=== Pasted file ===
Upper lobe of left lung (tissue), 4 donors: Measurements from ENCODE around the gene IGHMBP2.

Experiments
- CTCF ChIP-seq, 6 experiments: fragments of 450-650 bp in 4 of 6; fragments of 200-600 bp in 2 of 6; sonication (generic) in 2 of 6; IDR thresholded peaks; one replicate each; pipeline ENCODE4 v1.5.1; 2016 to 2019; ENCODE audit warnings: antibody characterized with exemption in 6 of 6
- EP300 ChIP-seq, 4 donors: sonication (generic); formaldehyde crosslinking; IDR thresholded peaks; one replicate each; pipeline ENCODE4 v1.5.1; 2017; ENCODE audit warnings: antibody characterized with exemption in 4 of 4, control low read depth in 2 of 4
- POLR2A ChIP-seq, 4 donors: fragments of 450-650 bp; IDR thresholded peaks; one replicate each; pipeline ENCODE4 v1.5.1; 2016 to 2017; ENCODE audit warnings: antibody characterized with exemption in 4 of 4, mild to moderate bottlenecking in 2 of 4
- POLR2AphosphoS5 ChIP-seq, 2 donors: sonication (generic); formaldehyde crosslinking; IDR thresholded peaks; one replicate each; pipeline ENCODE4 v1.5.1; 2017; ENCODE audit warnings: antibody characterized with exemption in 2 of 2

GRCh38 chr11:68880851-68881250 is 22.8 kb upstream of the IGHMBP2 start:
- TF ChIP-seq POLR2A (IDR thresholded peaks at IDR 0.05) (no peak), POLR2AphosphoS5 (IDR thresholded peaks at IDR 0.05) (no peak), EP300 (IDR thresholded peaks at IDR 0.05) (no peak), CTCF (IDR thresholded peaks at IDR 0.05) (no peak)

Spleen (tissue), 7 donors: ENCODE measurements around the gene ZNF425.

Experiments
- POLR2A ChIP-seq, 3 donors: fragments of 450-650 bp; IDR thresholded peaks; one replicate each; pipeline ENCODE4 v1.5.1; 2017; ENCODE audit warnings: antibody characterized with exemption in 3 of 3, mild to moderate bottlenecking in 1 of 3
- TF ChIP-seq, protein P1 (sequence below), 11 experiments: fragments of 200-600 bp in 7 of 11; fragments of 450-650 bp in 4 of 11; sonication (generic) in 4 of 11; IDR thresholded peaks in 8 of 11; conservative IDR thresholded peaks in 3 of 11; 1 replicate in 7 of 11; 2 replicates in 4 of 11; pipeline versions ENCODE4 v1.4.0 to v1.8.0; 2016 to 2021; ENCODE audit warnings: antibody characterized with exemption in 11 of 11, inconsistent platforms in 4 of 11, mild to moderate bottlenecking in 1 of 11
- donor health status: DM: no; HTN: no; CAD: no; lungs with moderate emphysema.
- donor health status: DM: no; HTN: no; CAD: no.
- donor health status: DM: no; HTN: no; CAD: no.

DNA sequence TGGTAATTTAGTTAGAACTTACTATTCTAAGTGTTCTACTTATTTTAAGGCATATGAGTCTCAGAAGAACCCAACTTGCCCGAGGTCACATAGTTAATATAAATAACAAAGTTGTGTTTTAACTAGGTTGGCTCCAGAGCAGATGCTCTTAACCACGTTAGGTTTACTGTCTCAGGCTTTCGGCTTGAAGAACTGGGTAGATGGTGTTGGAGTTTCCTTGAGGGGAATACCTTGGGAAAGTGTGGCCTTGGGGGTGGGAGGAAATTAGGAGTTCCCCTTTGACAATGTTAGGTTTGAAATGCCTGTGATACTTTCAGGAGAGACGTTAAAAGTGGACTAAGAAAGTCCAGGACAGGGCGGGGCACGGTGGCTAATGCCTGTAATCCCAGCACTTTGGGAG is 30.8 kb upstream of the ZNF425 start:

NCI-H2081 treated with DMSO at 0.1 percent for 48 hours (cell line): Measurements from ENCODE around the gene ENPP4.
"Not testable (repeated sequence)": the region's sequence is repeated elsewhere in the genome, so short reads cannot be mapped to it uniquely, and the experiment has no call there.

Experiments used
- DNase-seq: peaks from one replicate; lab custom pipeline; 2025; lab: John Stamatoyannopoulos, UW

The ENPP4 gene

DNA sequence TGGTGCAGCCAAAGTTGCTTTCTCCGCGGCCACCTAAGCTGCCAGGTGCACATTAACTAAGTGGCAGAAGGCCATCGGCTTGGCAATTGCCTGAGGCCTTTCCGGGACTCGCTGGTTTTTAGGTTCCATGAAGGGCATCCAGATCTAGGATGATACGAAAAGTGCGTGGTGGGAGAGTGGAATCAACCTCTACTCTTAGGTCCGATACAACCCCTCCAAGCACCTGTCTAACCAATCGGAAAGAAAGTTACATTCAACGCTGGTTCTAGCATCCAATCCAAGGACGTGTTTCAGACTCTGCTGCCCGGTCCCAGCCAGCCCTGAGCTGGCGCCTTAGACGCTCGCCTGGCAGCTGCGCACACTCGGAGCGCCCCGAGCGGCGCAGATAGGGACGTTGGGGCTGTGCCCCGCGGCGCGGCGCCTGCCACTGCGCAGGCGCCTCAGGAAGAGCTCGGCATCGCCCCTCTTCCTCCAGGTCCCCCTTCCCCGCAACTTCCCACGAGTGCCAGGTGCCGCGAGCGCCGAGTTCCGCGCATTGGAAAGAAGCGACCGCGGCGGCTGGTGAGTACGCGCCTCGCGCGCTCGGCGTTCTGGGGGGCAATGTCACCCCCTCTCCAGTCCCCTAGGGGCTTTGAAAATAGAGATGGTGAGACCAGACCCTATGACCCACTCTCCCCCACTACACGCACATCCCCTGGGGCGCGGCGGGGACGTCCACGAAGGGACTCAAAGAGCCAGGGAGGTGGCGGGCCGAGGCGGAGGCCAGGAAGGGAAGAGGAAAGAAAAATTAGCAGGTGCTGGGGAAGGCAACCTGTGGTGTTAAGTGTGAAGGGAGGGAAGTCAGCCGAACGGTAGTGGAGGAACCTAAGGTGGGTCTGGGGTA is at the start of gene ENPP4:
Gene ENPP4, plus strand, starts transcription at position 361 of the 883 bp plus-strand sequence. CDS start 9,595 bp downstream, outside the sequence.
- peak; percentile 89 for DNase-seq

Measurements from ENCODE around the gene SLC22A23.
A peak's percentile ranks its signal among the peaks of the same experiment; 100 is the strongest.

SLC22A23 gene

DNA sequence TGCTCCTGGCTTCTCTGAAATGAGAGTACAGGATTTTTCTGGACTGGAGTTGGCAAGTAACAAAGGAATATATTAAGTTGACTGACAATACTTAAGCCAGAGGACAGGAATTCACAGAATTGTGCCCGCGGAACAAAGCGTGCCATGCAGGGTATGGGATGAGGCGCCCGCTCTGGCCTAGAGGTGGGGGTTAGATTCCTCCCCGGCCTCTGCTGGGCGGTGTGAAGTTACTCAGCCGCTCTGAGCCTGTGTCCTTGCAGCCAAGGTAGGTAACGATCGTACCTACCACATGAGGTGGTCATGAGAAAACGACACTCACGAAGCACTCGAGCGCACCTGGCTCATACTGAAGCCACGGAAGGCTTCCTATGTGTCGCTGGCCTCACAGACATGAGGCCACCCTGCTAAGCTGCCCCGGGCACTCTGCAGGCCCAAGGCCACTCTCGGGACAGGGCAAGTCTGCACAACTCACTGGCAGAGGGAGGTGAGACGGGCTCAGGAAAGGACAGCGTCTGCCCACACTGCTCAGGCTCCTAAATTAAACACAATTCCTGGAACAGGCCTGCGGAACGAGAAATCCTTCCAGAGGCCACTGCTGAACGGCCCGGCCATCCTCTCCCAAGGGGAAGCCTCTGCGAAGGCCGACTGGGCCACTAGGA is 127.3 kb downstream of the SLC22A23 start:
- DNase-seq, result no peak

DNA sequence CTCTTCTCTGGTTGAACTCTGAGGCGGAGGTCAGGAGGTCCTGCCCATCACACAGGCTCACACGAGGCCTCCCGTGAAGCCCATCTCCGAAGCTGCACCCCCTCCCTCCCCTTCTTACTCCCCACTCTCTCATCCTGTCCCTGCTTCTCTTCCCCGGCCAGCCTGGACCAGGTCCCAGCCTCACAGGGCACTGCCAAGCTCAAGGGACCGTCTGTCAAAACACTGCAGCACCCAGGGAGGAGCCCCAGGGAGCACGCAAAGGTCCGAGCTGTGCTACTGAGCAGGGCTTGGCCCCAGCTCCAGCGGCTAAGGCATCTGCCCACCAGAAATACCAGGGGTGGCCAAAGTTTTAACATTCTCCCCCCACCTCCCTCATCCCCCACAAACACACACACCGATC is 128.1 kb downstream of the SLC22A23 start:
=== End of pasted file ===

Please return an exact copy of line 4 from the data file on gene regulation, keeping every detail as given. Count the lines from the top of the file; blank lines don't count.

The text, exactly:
- EP300 ChIP-seq, 4 donors: sonication (generic); formaldehyde crosslinking; IDR thresholded peaks; one replicate each; pipeline ENCODE4 v1.5.1; 2017; ENCODE audit warnings: antibody characterized with exemption in 4 of 4, control low read depth in 2 of 4